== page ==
Ten contenders for Duke Football head coach
With the David Cutcliffe era officially coming to an end in Durham, the focus is now on identifying Duke’s next head coach. Here is a list of 10 candidates that sports director Nina King could have in mind, grouped into two categories. The main qualities we took into account were the ability to recruit a potential coach and their ability to produce lasting success.
Young Power Five Assistant
Marcus Freeman, defensive coordinator of Notre Dame
One of the fastest in the coaching industry, Freeman excelled as Luke Fickell’s right-hand man on the defensive end at Cincinnati for four seasons before joining the Fighting Irish last January. Although this is only his first year at Notre Dame, Freeman’s unit hasn’t missed a beat, ranking 11th nationally in points allowed per game as the Fighting Irish sit in. 11-1 and vying for the college football qualifiers. Freeman will likely have better deals on the table, but it’s absolutely worth a phone call.
Dan Lanning, Georgia Defensive Coordinator
While Lanning manages to train five stars in both depths at every position, the numbers are too impressive for the head coach not to factor in this cycle. Georgia are in the top three nationally in total defense, scoring defense and quick defense, and the Bulldogs are on the doorstep of the college football playoff seed for so long it can beat the n # 4 from Alabama to Atlanta this weekend. Unsure he would take the job, a source told The Athletic’s Bruce Feldman that, like Kirby Smart, Lanning is waiting for the law opportunity.
Joe Rudolph, Wisconsin offensive coordinator
A Wisconsin alumnus and Paul Chryst mentee, Rudolph might be reluctant to leave his alma mater, but he could still be an attractive option. He would definitely bring a change in mindset on the offensive end of the ball after Cutcliffe’s spread-oriented approach. One of the top 20 scouts according to 247Sports, Rudolph certainly deserves some credit for Wisconsin consistently producing stellar rushing attacks. He also coached in Pittsburgh for three seasons, so he’s no stranger to the CCA landscape.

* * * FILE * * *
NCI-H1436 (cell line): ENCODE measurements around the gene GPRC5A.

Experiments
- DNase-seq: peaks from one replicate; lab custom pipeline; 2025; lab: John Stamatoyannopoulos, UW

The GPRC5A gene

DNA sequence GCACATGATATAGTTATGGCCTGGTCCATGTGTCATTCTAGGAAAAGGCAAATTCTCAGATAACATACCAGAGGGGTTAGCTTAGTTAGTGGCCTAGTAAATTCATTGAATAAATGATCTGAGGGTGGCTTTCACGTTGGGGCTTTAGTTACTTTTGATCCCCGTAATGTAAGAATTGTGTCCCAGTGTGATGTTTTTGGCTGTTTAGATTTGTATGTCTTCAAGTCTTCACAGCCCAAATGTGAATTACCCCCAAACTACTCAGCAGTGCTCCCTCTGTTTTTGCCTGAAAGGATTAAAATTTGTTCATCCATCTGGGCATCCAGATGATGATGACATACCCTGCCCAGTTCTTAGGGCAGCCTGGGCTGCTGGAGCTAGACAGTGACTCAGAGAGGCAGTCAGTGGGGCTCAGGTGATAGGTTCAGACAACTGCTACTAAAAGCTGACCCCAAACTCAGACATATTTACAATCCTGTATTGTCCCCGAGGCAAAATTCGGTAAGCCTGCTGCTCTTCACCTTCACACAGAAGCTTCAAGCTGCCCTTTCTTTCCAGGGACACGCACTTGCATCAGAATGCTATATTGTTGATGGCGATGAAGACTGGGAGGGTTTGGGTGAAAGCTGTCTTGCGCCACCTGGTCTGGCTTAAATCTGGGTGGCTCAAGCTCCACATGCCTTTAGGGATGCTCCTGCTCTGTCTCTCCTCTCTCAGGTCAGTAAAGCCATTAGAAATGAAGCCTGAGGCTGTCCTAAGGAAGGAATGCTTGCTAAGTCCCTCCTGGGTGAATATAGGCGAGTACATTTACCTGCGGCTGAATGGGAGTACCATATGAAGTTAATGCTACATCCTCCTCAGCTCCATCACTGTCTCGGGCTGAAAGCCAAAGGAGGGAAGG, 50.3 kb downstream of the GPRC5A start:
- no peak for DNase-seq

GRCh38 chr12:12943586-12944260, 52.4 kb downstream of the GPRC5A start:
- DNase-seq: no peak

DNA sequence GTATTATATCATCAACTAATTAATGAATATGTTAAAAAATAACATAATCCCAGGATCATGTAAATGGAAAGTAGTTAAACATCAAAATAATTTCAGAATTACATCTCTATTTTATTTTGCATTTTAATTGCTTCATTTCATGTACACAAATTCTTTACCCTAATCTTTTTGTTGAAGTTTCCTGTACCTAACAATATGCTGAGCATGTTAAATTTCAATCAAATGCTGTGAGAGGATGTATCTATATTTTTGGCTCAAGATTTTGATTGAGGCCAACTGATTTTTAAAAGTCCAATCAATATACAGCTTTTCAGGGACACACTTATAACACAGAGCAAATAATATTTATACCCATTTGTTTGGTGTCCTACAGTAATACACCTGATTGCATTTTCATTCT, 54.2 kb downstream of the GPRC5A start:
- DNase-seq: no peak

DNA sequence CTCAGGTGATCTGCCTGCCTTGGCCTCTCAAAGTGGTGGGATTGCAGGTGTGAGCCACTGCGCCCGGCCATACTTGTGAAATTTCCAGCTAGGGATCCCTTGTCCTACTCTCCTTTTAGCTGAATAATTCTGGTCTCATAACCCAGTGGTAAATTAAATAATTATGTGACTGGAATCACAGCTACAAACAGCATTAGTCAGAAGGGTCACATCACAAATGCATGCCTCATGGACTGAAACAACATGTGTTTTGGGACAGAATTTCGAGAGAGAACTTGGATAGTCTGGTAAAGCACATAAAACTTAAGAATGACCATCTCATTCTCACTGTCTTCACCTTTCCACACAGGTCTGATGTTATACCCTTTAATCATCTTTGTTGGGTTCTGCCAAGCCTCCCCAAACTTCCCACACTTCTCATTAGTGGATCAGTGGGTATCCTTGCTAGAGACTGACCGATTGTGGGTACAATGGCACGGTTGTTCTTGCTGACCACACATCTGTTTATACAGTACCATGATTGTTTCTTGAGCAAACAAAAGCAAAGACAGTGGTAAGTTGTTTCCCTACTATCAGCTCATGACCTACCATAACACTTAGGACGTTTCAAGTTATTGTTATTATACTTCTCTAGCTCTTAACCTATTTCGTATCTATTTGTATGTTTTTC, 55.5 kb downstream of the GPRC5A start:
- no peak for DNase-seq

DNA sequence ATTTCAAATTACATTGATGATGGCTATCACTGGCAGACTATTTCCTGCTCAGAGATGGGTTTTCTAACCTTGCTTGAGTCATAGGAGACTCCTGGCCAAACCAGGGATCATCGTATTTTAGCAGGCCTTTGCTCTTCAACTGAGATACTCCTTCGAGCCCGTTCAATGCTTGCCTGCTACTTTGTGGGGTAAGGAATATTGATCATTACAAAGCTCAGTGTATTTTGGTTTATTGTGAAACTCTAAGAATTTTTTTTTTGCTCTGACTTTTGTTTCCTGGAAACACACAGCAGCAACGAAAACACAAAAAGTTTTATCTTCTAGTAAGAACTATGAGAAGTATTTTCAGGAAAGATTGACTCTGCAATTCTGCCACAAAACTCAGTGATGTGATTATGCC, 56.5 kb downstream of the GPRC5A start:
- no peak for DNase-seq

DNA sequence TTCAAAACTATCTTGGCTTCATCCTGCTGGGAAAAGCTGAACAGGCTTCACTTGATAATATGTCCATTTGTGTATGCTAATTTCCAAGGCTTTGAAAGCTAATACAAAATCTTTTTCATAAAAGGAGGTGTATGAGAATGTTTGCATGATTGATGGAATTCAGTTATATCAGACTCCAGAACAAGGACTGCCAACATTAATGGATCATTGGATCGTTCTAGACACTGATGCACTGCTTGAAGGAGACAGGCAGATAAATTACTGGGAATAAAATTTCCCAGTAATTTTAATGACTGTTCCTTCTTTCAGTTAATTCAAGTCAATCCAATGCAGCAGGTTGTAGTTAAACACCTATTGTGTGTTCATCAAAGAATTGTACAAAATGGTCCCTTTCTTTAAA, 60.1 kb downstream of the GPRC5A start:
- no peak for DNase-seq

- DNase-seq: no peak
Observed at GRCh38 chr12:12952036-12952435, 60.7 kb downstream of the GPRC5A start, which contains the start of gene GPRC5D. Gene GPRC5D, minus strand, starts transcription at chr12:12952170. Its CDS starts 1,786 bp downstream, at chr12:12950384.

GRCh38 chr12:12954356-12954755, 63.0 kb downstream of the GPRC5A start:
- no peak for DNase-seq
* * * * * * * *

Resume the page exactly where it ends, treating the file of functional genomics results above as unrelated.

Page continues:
Tim Banks, Tennessee Defensive Coordinator
The Volunteers were far from great defensively in the regular season, but that was in part due to the massive exodus the program faced in the last offseason. Prior to coming to Knoxville, Tenn., Banks spent five seasons as a defensive co-coordinator and safety coach under James Franklin at Penn State, so he has experience in a winning operation. Also considered a top scout, the former Central Michigan cornerback would at least solve some of the problems plaguing the Blue Devils on the defensive end of the ball.
Graham Harrell, USC Offensive Coordinator
He’s perhaps best known for that Michael Crabtree throw to take out Colt McCoy and the top ranked Texas in 2008, but the man can coach too. Since moving west following a stellar tenure in North Texas, the 36-year-old has been a beacon of hope for the program despite the general difficulties that have led the coach- Chief Clay Helton to get fired earlier this year. Probably a save option and someone who might have more affinity for the Pac-12 or the Big 12, but who deserves to be put on this list.